The passive receiving of information on social media has basically replaced the propriety of journalism. This is just as true in the Catholic social media as anywhere else. For some reason the smoke of Satan can enter through the cracks of the church, but somehow we're supposed to believe that Catholic social media is impervious. Not only is it not impervious; it chokes with congestion because it seeks no sources outside of itself. If you make a telephone call to some echelon affiliate who tells you basically nothing more than his own circle of rumour that he's entrenched in, saying to you Pope Francis is "Bad News", well, then, I guess you go with your gut. And go no further. But oh, oh! someone in Argentina said this, and that's, like, you know. And stuff. Not that investigating the Pope is anywhere to begin as an objective criterion. Because really, it's not. One can investigate stories. That is to say, find out the true story behind the one that is presented. But that is actual work. People don't go there. Too busy on the internet.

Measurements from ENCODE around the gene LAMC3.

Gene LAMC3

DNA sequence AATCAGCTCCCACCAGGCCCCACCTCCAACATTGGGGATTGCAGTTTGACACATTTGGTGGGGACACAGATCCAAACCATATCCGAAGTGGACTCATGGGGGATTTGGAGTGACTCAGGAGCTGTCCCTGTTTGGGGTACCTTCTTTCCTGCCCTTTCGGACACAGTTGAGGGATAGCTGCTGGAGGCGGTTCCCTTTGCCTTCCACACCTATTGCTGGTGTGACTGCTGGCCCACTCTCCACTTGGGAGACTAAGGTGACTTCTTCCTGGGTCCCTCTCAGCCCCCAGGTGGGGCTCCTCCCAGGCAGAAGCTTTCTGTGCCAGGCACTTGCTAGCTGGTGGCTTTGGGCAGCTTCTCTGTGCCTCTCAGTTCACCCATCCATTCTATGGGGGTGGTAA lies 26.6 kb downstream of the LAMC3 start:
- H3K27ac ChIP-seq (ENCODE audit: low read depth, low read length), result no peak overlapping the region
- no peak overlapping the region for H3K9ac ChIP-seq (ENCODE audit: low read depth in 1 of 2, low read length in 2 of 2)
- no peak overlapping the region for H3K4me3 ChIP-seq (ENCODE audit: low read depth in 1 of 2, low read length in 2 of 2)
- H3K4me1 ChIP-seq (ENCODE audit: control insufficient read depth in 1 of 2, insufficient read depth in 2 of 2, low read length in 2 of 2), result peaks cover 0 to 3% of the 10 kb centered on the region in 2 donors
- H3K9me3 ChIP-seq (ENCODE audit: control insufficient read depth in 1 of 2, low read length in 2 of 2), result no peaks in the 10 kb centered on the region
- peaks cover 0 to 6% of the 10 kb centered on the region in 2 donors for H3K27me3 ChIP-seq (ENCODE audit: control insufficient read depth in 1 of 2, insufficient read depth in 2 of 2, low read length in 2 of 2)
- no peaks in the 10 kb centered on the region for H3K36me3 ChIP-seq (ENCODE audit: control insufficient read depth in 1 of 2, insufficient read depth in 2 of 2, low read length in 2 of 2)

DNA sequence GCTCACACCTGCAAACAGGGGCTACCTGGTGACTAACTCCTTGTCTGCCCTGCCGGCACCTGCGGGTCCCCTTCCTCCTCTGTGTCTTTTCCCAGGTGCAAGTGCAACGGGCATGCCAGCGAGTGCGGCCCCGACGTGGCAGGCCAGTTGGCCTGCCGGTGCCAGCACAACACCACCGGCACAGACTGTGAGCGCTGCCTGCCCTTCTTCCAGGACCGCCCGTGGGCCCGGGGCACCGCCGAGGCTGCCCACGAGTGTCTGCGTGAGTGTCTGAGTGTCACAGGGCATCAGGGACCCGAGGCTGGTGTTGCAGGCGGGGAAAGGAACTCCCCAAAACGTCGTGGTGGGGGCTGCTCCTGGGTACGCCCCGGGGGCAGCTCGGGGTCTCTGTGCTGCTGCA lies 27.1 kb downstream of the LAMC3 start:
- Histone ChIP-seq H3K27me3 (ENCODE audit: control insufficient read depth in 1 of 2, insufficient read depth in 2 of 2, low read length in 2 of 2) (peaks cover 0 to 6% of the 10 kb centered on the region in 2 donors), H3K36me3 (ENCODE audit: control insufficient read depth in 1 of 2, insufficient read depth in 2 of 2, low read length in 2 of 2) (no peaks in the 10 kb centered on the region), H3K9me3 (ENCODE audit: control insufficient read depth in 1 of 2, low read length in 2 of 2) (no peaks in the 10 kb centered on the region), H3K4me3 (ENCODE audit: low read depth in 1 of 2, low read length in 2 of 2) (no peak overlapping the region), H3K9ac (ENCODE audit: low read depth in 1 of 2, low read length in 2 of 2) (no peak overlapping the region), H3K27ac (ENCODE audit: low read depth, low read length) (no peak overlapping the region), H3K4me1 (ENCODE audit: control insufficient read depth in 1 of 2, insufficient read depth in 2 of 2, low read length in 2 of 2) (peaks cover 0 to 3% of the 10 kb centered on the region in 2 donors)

Like people did when the man in white unadorned raised his right from the balcony and they just knew. They just knew. You're gut is satiated. Say what you want. But you are not a journalist or a reporter who cares about veritas.

Saturday, February 25, 2017

Friday, February 24, 2017

Friday, February 17, 2017


Like Eduard Artemyev's electronica album Metamorphoses (a real gem), this one is great too, by Miha Kralj, previously unknown to me. I only knew of Eduard Artemyev before because of Tarkovsky - namely Stalker. These eastern European electronic artists starting from the early 80s on have a kind of genius. The music doesn't really sound stuck in that era.